Joakim Soria

Some 2018 White Sox got to celebrate a division championship in Chicago

Some 2018 White Sox got to celebrate a division championship in Chicago

The 100-loss White Sox didn't have much to celebrate as their season came to a close this weekend. But some of their players were among baseball's biggest partiers — and they did it Chicago, no less.

The White Sox made three separate trades with the Milwaukee Brewers this season, and three guys who started the year on the South Side ended the regular season by celebrating a division championship on the other side of town, thanks to Monday's victory over the Cubs in the dramatic Game 163.

Joakim Soria and Xavier Cedeno, two of the trio of ex-2018 White Sox, pitched in the same inning of Tuesday's game. Cedeno had some trouble, allowing a base hit and a walk, but Soria came on after him in the sixth inning and struck out Javy Baez to end one of the Cubs' few threats on the afternoon.

Both relievers gave props to the White Sox during the postgame celebration in the visiting clubhouse, and you can see what they — and Tyler Saladino, who was dealt away from the White Sox way back in April and played in 52 games for the Brewers this season — had to say in the video above.

Cedeno has been a strong addition to an already fearsome Brewers bullpen. He's allowed just one run in his 15 appearances. Soria hasn't fared quite as well, with a 4.09 ERA in 26 appearances, but he might have saved the game and the division title with his strikeout of Baez on Monday.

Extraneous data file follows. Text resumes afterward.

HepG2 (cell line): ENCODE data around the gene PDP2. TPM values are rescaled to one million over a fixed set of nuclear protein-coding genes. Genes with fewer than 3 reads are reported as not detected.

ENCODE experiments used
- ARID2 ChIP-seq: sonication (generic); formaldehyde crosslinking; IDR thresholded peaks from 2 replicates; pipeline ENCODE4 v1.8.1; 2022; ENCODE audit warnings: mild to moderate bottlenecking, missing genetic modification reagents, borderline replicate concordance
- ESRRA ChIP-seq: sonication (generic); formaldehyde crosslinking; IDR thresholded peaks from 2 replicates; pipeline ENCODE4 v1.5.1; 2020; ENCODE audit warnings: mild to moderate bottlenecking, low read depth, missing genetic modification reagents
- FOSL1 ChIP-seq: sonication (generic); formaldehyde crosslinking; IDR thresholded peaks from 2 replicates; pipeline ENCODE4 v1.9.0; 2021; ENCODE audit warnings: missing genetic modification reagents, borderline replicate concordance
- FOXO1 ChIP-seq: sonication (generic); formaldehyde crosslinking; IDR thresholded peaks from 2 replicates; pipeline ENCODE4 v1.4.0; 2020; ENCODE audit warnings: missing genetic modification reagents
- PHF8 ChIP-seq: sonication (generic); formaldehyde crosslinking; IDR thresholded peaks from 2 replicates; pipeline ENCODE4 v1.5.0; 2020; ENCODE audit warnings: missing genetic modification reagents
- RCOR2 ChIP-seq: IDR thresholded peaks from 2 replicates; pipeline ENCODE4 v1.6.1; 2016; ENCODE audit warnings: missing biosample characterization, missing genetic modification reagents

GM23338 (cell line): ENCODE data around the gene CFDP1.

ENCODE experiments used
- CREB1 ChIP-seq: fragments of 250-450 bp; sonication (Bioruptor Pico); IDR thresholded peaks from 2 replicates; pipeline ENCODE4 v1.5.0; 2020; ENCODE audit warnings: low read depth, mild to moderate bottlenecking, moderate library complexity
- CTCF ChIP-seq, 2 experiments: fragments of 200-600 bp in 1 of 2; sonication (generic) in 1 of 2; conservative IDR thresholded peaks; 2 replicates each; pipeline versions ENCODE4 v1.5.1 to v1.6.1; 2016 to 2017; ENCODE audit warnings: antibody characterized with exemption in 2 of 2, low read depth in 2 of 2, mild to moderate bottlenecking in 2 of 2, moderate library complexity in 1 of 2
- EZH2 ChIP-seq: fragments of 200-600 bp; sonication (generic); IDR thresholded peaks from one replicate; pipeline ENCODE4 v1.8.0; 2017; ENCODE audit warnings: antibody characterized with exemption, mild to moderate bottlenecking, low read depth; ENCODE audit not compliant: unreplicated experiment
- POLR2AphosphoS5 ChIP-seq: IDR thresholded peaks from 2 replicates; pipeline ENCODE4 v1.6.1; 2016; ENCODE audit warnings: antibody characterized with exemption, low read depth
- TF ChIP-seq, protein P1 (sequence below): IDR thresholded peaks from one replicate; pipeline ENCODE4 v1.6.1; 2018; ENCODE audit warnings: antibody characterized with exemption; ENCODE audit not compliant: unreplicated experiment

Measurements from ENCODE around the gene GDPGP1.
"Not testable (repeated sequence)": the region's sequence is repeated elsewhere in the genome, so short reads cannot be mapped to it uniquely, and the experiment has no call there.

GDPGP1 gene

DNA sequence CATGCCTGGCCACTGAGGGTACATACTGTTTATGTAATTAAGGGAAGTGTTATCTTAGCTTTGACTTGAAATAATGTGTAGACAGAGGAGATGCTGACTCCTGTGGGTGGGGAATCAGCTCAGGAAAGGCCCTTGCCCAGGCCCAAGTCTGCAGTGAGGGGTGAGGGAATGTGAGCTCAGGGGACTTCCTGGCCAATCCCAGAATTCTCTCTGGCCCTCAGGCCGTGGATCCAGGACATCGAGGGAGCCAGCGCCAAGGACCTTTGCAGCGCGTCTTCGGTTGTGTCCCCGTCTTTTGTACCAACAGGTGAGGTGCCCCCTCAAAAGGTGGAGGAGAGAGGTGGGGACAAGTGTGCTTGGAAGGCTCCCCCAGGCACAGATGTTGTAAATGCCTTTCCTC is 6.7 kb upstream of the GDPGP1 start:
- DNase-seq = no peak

They're not the only two former White Sox arms in that relief corps, either. While they're the only ones sent directly from the South Side to Beer City this season, ex-White Sox hurlers Dan Jennings and Matt Albers are on the squad, too. And starting pitcher Gio Gonzalez, another midseason addition by the Brewers, has the distinction of being traded away from the White Sox organization twice (first for Jim Thome and then for Nick Swisher), both before he made his major league debut.

So while many White Sox fans would surely never think of reveling in a Cubs loss — cough, cough — at least they had something to celebrate Monday, with some former White Sox winning a division title.

Where does Kodi Medeiros, pitching prospect acquired in Joakim Soria trade, rank in White Sox farm system?


Where does Kodi Medeiros, pitching prospect acquired in Joakim Soria trade, rank in White Sox farm system?

There's a new prospect in the loaded White Sox farm system. How does he fit in with all the names South Side baseball fans have grown to know and love?

Kodi Medeiros was one of two pitching prospects acquired in Thursday's trade that sent Joakim Soria to the Milwaukee Brewers, the higher-rated of the pair, which also included 20-year-old Wilber Perez.

Medeiros was a first-round pick back in 2014, the 12th player selected in that year's draft and the highest-selected Hawaiian high schooler ever. Prior to Thursday's deal, he ranked as a top-15 prospect in the Brewers' system. The White Sox system is more highly ranked, more populated with highly touted prospects, leading MLB Pipeline to place Medeiros as the No. 19 prospect in the organization.

Medeiros has a 3.14 ERA this season at the Double-A level, and it's been the best season of his minor league career. Last season, he pitched for Class A Carolina and finished with a 4.98 ERA in 128.1 innings. In 2016, he posted a 5.93 ERA in 85 innings.

Medeiros has been very good of late. Since back-to-back five-run outings in late May, he's got a 2.04 ERA in his last nine outings, eight of which have been starts, though the lone relief appearance in there lasted five innings.

Add another name to the crowded list of candidates to fill the White Sox rotation of the future. Carlos Rodon, Lucas Giolito and Reynaldo Lopez are pitching at the big league level. Michael Kopech and Jordan Stephens are pitching at Triple-A Charlotte. Medeiros figures to join Dylan Cease, Dane Dunning and Alec Hansen at Double-A Birmingham. Blake Battenfield and Jimmy Lambert are pitching at Class A Winston-Salem.